Dental care during pregnancy
Pregnancy causes changes to just about every part of your body, and it seems like there’s an endless list of new information on what you need, and what you should avoid, during this exciting, sometimes stressful time. Should you change up your dental care during pregnancy? Scott Balzer, DDS, explained why pregnant women are more at risk for dental problems and what you can do to keep your teeth healthy before baby arrives and beyond.
Is it safe to have dental work done when you’re pregnant?
“Yes, it is not only safe to have dental work while you’re pregnant, but routine dental cleanings and exams are highly recommended,” said Dr. Balzer.
Cavities and gum disease don’t take a break during pregnancy, and you can even be at a greater risk of developing dental issues while pregnant. If dental treatment other than a cleaning is necessary during pregnancy, the second trimester is the preferred time. Elective dental treatment, however, will usually be performed after giving birth.
Why are pregnant women more at risk for dental problems?
“Many changes to your hormones and body happen during pregnancy that can result in changes in the mouth as well,” said Dr. Balzer. “If morning sickness is an issue, your mouth can become a more acidic place, leading to increased risk of cavity formation. Cravings for sugary snacks can also make you more likely to form new cavities during your pregnancy.”
Pregnancy also makes you more likely to experience gingivitis due to an increased inflammatory response to dental plaque, making the gums swell or bleed more easily.
What can happen if these problems aren’t treated?
“Whether cavities develop during pregnancy, or already existing cavities go untreated for the time you are pregnant, they can progress into larger cavities which may eventually require root canal or tooth extraction to treat,” said Dr. Balzer. “Dental abscesses, or infections, can become a serious health risk both to you and the developing fetus.”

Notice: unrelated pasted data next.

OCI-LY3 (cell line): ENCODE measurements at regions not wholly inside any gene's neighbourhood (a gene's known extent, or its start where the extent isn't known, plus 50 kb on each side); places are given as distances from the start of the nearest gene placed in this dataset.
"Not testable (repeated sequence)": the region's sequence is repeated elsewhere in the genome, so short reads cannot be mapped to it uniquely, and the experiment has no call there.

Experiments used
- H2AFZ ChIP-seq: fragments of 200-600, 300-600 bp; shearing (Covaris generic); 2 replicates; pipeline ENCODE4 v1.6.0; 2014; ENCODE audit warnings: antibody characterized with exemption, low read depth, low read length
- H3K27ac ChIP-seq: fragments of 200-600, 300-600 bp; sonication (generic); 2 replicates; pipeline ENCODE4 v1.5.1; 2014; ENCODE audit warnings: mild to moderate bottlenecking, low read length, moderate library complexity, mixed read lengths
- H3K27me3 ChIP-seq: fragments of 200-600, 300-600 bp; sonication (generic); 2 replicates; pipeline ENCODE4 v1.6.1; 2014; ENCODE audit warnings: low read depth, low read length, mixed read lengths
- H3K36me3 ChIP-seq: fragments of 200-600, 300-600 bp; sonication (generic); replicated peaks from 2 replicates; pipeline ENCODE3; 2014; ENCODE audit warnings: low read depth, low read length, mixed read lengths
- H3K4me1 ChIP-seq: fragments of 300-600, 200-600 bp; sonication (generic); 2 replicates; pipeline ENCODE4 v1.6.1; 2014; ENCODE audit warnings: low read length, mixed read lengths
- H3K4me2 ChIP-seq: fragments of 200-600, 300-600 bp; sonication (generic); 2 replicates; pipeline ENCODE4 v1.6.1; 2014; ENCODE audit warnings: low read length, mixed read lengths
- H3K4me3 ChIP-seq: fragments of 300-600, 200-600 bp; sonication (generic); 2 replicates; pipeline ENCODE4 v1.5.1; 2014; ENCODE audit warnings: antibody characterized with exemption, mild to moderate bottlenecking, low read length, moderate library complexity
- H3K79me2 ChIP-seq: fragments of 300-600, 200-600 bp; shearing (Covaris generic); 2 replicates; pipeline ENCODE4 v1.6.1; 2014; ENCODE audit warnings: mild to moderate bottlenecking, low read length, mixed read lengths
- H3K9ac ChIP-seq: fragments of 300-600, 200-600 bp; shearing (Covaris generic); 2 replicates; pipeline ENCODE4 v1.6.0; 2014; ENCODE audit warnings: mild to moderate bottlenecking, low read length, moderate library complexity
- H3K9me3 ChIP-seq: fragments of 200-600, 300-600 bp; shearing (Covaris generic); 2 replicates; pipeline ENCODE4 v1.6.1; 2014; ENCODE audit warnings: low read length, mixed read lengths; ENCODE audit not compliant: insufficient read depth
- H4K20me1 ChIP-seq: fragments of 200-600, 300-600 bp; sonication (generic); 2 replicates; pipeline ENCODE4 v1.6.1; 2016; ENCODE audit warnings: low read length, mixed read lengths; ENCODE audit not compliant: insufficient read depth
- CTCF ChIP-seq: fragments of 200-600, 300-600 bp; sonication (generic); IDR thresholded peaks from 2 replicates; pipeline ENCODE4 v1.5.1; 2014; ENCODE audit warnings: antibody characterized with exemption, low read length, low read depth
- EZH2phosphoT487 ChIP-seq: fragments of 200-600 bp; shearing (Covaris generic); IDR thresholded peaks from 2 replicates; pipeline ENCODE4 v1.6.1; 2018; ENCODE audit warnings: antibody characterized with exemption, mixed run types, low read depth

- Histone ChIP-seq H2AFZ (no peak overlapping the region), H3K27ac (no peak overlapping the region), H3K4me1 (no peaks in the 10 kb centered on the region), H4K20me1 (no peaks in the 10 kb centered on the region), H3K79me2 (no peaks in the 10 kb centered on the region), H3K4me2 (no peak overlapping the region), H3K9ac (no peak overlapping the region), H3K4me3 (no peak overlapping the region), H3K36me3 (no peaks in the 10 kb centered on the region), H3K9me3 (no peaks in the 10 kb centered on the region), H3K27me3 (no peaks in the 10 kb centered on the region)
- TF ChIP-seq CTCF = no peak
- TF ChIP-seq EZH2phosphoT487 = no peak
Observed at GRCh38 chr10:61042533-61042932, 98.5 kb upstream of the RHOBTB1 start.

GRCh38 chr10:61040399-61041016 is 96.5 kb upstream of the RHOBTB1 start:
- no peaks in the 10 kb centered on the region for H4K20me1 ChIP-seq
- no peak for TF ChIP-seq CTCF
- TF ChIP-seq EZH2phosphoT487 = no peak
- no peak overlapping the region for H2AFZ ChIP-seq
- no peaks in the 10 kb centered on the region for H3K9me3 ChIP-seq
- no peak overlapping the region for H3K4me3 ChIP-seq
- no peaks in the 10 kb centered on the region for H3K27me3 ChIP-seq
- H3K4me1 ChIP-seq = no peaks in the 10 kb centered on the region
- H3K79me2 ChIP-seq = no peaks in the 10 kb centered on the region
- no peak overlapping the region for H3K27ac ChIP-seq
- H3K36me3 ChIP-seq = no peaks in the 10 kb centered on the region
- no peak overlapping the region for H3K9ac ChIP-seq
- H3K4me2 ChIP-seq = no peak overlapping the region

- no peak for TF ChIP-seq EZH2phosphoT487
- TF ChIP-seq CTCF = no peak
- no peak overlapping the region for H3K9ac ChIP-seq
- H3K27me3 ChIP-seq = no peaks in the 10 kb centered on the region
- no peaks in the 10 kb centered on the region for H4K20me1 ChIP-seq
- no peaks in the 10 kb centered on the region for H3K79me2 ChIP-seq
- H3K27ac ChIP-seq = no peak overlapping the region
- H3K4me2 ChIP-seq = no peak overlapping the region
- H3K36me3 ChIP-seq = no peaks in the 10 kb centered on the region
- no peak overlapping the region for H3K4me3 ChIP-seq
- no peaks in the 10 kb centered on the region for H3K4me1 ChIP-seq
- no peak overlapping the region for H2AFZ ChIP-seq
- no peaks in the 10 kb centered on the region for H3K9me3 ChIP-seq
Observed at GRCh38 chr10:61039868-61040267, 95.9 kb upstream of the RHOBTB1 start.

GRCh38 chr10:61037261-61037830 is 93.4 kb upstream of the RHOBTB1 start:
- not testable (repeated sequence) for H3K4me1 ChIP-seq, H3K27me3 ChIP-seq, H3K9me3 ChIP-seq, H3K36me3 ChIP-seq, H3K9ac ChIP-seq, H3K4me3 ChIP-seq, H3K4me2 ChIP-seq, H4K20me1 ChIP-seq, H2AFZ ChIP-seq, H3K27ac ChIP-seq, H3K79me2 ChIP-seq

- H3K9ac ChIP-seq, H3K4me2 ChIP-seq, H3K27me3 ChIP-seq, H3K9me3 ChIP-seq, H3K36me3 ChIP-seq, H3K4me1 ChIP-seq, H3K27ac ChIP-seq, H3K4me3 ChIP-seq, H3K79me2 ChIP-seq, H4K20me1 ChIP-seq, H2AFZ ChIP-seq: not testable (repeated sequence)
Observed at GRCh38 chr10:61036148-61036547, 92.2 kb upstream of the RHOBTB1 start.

Untreated pregnancy gingivitis will likely be painful and can advance to periodontal disease, which can include bone loss and tooth mobility. According to the Centers for Disease Control and Prevention (CDC), periodontal disease has been associated with poor pregnancy outcomes, including preterm birth and low birth weight.
When considering long-term effects after birth, a mother with untreated dental disease has a much higher likelihood of passing on cavity-causing bacteria to the child.
What are some dental care tips that can help during pregnancy?
Dr. Balzer recommended rinsing with a baking soda solution (mix 1 teaspoon of baking soda into a lukewarm glass of water) to help neutralize the acid left in the mouth during morning sickness. Maintain excellent oral hygiene including brushing with a fluoride toothpaste and flossing. If your pregnancy cravings occur during the night, be sure to brush your teeth before going to bed. If neglected, the sugar will bathe your teeth all night and increase the chances of developing a cavity.
“Finally, I recommend routine dental cleanings and exams every six months to determine if you have any dental needs,” said Dr. Balzer. “If pregnancy gingivitis is an issue, more frequent dental cleanings may be recommended.”
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